A global leader in the premium chocolate category, Lindt & Sprüngli employs 6,300 people worldwide at eight production facilities throughout Europe and the United States. Their Lindt USA operation operates more then 100 retail stores domestically. Serving more than 490,000 homes and businesses throughout the state, Public Service of New Hampshire (PSNH) is New Hampshire's largest electric utility. Recently, the two entities came together to test the feasibility of using cocoa bean shells as a fuel source.
We talked to Thomas Linemayr, Chief Executive Officer and President of Lindt USA, and Dick Despins, PSNH Manager of Schiller Station, about the significance of this extremely unique – and green – collaboration.
What was the inspiration for this project?
Linemayr: By the end of 2009, Lindt USA expects to begin producing its own chocolate from raw cocoa beans at its Stratham, New Hampshire facility. Cocoa bean shells are a by-product in the production of chocolate, and Lindt was looking for a local solution for disposing of this by-product.
Despins: At PSNH, we are always looking for ways to increase our use of cleaner, renewable, local energy sources. Our collaboration with Lindt allows us to replace a portion of coal with a portion of biomass.
What are the benefits of importing cocoa beans and producing chocolate domestically?
Linemayr: Currently, Lindt & Sprüngli subsidiaries in Europe process the chocolate that Lindt USA uses for products such as the iconic Lindor Truffles collection. The chocolate is shipped in the form of huge blocks, across the Atlantic to the Stratham, New Hampshire facility. When Lindt USA imports the beans directly from the source and manufactures its own chocolate, the company will eliminate the need for these overseas transports and will become one of the only U.S. chocolate manufacturers to manage the chocolate-making process from raw material to final product.
How are cocoa shells transformed into useable fuel?
Despins: The cocoa shells will be added into the fuel mix at PSNH’s Schiller Station at a ratio of one part cocoa shells to 33 parts coal. It’s a small amount, but the burning of biomass reduces the amount of fossil-based carbon dioxide the power plant would otherwise emit.
Linemayr: Since cocoa bean shells are designated by the state of New Hampshire as biomass, sending these shells to PSNH’s Schiller Station would be mutually beneficial for Lindt and PSNH, resulting in an increased use of cleaner, renewable, local energy sources.
In 2006, PSNH replaced the 50-megawatt coal-burning boiler with a wood-burning boiler of the same capacity. How has this green “upgrade” affected electric power production?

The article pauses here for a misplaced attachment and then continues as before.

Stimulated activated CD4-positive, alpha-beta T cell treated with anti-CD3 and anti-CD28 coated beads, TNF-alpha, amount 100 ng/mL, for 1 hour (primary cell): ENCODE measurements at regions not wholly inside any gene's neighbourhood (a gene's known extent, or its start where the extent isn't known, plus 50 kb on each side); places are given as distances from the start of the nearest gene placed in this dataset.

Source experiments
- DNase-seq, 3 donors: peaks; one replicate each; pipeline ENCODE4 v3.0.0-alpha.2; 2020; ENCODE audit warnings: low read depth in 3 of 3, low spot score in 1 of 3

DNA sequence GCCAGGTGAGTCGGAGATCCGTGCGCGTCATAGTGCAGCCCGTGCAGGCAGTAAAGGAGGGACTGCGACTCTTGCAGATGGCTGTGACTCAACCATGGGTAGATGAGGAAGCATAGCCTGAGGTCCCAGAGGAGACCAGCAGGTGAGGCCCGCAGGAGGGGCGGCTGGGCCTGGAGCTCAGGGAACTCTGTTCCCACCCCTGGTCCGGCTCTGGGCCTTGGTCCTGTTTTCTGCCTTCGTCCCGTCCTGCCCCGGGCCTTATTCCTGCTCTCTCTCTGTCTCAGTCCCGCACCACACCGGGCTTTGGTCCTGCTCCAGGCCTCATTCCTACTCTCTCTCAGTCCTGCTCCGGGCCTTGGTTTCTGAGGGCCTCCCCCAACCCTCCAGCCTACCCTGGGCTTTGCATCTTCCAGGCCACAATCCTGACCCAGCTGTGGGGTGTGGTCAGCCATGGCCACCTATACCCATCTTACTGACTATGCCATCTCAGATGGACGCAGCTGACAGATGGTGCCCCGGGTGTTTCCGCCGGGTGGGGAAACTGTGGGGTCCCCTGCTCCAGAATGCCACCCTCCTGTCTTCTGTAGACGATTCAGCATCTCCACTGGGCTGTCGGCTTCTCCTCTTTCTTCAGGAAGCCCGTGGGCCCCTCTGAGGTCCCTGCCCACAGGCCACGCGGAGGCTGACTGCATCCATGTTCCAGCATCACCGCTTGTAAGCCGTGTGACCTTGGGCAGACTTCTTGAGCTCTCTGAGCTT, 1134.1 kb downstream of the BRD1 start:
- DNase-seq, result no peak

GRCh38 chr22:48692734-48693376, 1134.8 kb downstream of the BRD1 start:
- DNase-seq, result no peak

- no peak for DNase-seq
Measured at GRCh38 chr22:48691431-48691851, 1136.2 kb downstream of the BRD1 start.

Despins: In addition to drastically reducing emissions levels from the plant, the Northern Wood Power Project, as the conversion was called, qualifies Schiller Station to produce Renewable Energy Certificates (RECs) that are required by various states' Renewable Portfolio Standards (RPS). Renewable Portfolio Standards require energy suppliers to support the growth of new renewable energy sources by purchasing RECs from generators that produce fuel from wind, solar, biomass, etc. PSNH can use the RECs it produces at Schiller Station to meet its requirements under the State of New Hampshire's Renewable Portfolio Standards.
How is the creation of renewable energy good for business?
Linemayr: Sending cocoa shells to Schiller Station would be a win-win situation for Lindt. Not only would it be a quick, local solution for disposing of a by-product, but it would also afford another opportunity to reduce Lindt’s carbon footprint.
Despins: We are part of a multi-state effort to reduce carbon dioxide emissions from fossil-fuel power plants to a target level that is 10 percent lower than 2002 to 2004 emissions levels by 2018. Each step we take toward replacing a fossil fuel with green power is a step in the right direction.
Could this collaboration inspire other utility operations to work with food manufacturers to replace fossil fuels with biomass?
Linemayr: To our knowledge there are currently no other cocoa-bean-shell-to-energy projects in the U.S. chocolate industry. However, if this new fuel mix proves to be feasible, hopefully other companies will follow Lindt USA’s lead in finding local solutions for disposal of by-products.
In upcoming issues, we will feature interviews with companies that are taking innovative steps toward the creation of sustainable products and services. If you are interested in telling us more about what your company is doing please contact Allison Bloom at firstname.lastname@example.org.